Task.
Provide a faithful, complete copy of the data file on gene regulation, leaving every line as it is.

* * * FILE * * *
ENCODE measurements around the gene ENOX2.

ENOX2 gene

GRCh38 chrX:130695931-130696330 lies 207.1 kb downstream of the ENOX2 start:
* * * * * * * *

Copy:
ENCODE measurements around the gene ENOX2.

ENOX2 gene

GRCh38 chrX:130695931-130696330 lies 207.1 kb downstream of the ENOX2 start: